The Science of Middle-earth: Sex and the Single Orc
While at the Oxford Literary Festival on 12 April promoting my book The Science of Middle-Earth, I had the great pleasure of meeting Charles Noad, who assisted Christopher Tolkien in the production of The History of Middle-earth. He drew the assembled companies' attention to an unpublished letter by J. R. R. Tolkien in which he refers to the vexed question of orkish sex.
In The Science of Middle-earth I contrasted the reproduction of orcs with that of all other 'speaking peoples', noting that only in orcs is there no mention of females in any of Tolkien's work. From this I discussed several options, including the possibility that all orcs are female, and they reproduce clonally. The unpublished letter, though, makes Tolkien’s position clear.
The letter came up for sale at an auction at Sotheby's in London on 11 and 12 July, 2002. It is dated 21 October 1963, and is addressed to a Mrs Munby in response to a number of questions posed by her son Stephen about The Lord of the Rings. The letter is long, but in one place reads as follows:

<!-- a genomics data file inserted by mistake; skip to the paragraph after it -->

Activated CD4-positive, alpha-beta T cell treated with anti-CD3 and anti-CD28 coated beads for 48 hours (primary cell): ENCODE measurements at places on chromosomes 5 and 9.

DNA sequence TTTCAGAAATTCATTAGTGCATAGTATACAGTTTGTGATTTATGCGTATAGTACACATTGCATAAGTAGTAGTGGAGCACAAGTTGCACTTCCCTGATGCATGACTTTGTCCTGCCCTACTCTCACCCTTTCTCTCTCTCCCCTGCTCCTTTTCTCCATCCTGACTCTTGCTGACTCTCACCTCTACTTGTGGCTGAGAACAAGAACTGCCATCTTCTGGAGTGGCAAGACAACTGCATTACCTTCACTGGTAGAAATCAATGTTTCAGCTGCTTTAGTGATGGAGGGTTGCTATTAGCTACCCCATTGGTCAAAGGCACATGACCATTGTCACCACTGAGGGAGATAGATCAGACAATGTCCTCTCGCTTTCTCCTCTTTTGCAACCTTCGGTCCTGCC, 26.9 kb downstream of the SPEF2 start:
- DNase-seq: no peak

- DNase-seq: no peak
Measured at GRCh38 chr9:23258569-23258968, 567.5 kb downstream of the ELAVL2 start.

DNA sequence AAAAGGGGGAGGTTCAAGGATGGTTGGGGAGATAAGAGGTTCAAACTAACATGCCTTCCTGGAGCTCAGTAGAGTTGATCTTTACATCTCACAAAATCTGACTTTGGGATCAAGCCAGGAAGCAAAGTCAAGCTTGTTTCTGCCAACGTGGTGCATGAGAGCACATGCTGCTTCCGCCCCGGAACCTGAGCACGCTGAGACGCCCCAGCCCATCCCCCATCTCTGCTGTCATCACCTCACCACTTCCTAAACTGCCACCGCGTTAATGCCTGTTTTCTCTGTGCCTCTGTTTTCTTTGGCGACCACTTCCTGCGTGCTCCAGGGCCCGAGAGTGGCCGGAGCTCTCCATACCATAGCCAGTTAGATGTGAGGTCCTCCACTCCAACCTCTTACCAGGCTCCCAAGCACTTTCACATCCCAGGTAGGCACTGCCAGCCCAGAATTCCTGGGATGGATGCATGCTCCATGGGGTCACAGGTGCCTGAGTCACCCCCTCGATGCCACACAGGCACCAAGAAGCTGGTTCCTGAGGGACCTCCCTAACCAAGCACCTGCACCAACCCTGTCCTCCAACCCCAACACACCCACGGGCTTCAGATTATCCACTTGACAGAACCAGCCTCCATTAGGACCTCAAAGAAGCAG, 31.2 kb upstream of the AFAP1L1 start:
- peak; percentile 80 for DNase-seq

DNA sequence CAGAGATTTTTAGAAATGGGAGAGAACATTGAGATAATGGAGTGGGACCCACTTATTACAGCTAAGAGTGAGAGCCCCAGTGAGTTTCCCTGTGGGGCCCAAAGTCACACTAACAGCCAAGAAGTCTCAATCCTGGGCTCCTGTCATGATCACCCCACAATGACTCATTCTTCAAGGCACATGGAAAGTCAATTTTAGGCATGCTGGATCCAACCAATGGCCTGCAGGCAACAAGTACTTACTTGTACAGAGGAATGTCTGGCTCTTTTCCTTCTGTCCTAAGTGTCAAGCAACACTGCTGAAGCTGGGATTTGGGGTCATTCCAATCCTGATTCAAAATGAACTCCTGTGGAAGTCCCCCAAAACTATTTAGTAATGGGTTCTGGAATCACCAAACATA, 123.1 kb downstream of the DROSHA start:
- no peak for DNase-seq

'There must have been orc-women. But in stories that seldom if ever see the Orcs except as soldiers of armies in the service of the evil lords we naturally would not learn much about their lives. Not much was known'.
Tolkien also goes on to discuss the use of the word 'goblin':
'In The Hobbit 'goblin' is used... but goblin is a fairly modern word, and very vague in its application to any sort of bogey in the dark.'